The support contract now covers the use of the SELinux security framework. SUSE has long used AppArmor, but began to move towards using SELinux in mid 2008. SELinux was added in SLE11 Service Pack 1, but was unsupported. SUSE has also added full support for Tomcat6. Tomcat's servlet container was previously merely a component of the software development kit. A handful of functions are classed as being technology previews, and are thus excluded from support under the terms of SLE subscriptions. These include running SUSE on a shared read-only root filesystem and the Internet Storage Naming Service (iSNS), which is designed for use on secure internal networks only.
The release notes for High Availability Extension Service Pack 2 state that, in addition to "local" and "metro area" clusters, it is also now possibly to operate "geographical clustering". Under this scenario, applications can run on widely dispersed cluster nodes which replicate data between them. This guarantees the availability of services and data even if one cluster site is affected by fire or a natural disaster. To obtain support for this configuration, users need to purchase a Geo Clustering for SUSE Linux Enterprise High Availability Extension subscription.
- As with Service Pack 1, SUSE uses GCC 4.3.4 as its default compiler and glibc 2.11.1 as its default C library. The version numbers of X Server (X.Org 7.4) and the desktop interfaces (GNOME 2.28, KDE 4.3.5) also remain unchanged.
- OpenJDK 1.6 replaces Sun's Java as the default runtime environment for Java software.
- The standard package includes the System Security Services Daemon (SSSD), which is able to broker authentication via LDAP or Kerberos.
- The distribution uses biosdevname to name network interfaces. Biosdevname has seen service in a number of distributions since its introduction last year. In the ideal case, it is able to assign the name used by the chassis or motherboard to network interfaces.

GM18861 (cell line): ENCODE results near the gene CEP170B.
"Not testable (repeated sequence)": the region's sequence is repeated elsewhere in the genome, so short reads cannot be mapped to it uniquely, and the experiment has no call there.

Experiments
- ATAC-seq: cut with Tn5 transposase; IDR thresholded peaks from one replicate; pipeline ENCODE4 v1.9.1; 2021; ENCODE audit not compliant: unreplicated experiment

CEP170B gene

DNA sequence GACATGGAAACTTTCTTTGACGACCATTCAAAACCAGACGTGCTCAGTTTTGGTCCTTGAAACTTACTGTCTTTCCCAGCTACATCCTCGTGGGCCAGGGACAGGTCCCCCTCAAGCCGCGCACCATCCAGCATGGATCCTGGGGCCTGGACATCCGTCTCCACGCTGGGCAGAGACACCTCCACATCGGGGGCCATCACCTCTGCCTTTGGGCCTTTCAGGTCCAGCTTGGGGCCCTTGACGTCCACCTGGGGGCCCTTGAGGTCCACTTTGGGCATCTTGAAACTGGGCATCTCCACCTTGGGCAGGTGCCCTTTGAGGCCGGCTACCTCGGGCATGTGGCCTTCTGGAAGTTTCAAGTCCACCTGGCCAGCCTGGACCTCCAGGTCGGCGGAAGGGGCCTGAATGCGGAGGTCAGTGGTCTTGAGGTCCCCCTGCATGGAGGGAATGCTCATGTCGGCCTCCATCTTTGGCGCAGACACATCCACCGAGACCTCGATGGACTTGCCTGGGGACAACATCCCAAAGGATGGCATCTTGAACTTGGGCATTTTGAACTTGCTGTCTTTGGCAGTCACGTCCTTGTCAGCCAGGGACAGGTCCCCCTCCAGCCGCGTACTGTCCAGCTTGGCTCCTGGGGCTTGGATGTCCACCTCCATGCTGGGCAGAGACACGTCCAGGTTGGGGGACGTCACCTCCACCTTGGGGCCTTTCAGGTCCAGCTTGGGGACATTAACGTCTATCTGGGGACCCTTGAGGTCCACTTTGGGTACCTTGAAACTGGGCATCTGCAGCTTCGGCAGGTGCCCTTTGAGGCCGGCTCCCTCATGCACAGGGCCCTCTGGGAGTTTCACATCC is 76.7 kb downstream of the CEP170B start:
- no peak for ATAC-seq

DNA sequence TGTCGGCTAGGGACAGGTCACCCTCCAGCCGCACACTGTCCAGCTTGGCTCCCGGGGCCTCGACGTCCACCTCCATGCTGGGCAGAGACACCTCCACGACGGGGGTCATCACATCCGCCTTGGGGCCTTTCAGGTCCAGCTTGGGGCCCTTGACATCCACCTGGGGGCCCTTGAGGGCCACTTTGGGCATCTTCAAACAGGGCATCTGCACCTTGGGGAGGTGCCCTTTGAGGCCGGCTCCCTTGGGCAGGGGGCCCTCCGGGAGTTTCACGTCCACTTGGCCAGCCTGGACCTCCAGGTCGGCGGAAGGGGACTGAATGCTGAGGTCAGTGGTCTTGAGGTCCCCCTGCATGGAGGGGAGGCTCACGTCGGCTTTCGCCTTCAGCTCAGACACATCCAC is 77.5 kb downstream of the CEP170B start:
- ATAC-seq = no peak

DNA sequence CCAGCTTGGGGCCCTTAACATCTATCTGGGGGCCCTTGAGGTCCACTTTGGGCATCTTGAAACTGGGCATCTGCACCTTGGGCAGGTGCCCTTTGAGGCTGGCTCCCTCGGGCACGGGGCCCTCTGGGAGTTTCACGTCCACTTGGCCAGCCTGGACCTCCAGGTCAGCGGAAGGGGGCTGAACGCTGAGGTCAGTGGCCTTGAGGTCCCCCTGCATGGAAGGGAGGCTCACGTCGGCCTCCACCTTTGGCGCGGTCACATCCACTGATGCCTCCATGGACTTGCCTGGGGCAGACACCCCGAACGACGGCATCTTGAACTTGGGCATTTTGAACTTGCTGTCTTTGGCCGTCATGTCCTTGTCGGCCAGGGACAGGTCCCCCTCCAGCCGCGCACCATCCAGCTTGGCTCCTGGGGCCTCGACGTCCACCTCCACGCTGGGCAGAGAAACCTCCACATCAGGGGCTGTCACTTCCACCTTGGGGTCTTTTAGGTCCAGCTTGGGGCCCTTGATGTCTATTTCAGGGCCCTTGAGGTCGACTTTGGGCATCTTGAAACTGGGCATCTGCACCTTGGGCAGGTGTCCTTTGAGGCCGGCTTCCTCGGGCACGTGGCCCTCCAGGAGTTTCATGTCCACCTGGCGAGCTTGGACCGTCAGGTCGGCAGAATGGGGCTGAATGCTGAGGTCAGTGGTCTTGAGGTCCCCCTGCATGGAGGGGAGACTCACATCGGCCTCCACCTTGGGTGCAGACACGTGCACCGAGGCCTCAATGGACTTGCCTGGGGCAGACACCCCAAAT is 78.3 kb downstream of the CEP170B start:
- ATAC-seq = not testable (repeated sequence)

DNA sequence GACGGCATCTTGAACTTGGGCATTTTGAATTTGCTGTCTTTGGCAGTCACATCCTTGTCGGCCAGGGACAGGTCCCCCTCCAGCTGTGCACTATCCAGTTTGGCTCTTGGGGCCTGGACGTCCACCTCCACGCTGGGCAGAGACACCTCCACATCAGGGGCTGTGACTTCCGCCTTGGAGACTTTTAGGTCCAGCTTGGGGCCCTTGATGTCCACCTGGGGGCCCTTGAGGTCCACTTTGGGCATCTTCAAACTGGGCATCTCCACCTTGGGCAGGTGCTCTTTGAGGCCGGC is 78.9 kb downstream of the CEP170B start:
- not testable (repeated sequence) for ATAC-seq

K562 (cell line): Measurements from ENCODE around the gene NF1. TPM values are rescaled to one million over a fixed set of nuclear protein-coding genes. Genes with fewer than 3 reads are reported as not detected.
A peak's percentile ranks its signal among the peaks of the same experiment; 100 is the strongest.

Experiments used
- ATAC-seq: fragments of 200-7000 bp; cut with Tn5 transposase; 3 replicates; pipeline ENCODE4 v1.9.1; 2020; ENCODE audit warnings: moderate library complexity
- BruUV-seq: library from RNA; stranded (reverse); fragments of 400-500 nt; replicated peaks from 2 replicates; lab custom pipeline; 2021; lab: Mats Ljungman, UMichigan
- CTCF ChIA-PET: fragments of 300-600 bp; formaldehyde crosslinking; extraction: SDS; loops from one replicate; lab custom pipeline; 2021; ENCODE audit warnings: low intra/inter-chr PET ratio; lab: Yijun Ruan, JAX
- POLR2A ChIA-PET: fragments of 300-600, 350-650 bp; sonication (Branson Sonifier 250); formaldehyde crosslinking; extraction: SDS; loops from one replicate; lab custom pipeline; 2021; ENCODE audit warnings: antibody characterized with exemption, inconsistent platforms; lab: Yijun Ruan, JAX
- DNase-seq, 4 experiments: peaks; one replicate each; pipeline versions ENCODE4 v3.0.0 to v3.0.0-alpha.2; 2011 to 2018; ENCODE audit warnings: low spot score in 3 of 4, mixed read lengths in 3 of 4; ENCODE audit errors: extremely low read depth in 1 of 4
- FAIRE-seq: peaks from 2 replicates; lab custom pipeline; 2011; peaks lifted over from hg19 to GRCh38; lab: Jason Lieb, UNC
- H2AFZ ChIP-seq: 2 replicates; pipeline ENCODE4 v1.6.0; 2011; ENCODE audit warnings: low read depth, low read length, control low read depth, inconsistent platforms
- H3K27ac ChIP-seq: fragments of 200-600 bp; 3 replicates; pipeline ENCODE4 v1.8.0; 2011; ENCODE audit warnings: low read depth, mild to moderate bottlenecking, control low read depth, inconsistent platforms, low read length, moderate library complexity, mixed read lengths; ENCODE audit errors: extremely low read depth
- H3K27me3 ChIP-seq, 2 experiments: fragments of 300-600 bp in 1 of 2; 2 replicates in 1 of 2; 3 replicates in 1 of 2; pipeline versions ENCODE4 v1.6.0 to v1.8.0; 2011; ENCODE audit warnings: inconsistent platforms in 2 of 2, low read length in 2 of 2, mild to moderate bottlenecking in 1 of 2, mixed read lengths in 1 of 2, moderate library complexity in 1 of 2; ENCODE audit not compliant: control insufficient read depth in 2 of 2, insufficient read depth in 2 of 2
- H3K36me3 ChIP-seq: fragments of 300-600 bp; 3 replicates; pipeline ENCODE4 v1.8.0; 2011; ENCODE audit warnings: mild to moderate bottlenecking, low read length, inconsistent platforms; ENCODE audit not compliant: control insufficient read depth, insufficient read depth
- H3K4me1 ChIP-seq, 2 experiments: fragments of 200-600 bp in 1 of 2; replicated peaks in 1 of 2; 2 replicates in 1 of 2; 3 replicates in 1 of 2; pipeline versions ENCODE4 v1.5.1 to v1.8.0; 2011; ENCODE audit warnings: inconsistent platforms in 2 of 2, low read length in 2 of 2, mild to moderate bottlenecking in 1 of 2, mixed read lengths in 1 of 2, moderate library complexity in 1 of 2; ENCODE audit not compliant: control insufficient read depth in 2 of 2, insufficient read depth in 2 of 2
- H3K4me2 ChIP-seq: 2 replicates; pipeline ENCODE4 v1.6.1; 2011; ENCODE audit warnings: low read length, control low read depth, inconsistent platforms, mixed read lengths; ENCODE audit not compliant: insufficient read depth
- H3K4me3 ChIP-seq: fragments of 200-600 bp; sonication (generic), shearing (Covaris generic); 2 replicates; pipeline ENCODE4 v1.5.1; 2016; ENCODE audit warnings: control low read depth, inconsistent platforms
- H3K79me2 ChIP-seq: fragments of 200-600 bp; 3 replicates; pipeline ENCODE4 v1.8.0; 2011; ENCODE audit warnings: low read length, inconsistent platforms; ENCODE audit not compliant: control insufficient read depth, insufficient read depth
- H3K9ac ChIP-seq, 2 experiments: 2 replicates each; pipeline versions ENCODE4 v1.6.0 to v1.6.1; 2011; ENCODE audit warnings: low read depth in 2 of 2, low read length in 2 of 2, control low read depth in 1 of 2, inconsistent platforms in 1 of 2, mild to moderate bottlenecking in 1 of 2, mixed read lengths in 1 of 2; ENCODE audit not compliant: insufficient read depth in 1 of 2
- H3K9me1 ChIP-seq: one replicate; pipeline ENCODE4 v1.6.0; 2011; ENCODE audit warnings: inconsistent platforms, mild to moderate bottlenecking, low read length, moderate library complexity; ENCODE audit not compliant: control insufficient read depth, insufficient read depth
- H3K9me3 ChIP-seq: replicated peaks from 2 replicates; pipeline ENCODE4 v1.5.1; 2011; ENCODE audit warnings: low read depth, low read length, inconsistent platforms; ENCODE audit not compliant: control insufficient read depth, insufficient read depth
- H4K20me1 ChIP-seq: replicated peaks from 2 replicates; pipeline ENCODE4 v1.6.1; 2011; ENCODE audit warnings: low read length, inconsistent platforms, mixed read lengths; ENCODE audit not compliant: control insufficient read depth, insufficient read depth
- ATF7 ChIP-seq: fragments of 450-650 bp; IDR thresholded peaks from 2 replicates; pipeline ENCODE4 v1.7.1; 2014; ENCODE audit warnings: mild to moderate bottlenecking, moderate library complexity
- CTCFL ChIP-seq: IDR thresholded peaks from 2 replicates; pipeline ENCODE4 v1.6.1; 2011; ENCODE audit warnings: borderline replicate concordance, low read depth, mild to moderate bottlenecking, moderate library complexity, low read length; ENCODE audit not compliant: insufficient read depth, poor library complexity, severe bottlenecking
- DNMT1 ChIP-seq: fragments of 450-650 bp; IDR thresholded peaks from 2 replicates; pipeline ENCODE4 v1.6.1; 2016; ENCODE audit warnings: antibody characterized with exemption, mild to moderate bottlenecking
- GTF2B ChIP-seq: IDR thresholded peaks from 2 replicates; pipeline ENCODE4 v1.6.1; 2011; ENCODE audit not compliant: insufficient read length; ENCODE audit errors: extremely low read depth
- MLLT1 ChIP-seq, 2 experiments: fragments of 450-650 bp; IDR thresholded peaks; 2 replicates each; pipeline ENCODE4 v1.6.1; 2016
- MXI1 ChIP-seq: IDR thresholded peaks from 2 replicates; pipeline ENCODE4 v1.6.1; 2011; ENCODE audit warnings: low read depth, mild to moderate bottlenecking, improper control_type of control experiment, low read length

- SLE11 Service Pack 2 should be available as an operating system in Amazon's EC2 on release.
- YaST now includes a module for configuring network interfaces which supports FCoE (Fibre Channel over Ethernet).
- Like in Service Pack 1, users can install PHP 5.3 instead of PHP 5.2; SUSE is planning to remove PHP 5.2 in Service Pack 3.
- The desktop edition of SLE now supports FreeRDP for connecting to Windows systems via Remote Desktop Protocol (RDP). However, Rdesktop has been marked for removal in Service Pack 3.
- In the desktop edition, the Banshee music player supports synchronisation with the iPhone and iPod.
Various other changes are detailed on the Service Pack 2 web page and in the release notes. SUSE has also updated the documentation (server, desktop) and added several new documents. Evaluation versions of SLE11 Service Pack 2 are available from former SUSE owner Novell's download page.
SUSE generally releases service packs approximately every 18 months. Standard support for SLE11 Service Pack 1 ends in 6 months time, though support can be extended for 12, 24 or 36 months by purchasing SUSE's optional Long Term Service Pack Support package. This package allows users to extend the standard seven year support period to up to ten years.
With the snapshot-capable copy-on-write Btrfs filesystem, LXC container virtualisation and geographical clustering, SUSE Linux Enterprise 11 Service Pack 2 adds some major new features. This may all be old hat for Solaris aficionados, given that Solaris introduced these features several years ago, but they remain a rarity in the Linux world.
Proper container virtualisation in particular is a feature which has long been missing from the Linux ecosystem. Red Hat and Oracle have also been or are currently engaged in improving their products in this area. It will certainly be interesting to see how Btrfs performs in practice – on its own or in conjunction with SUSE's Snapper, it adds some interesting functionality, but supporting a filesystem which no major mainstream distribution uses as its default filesystem is a courageous step.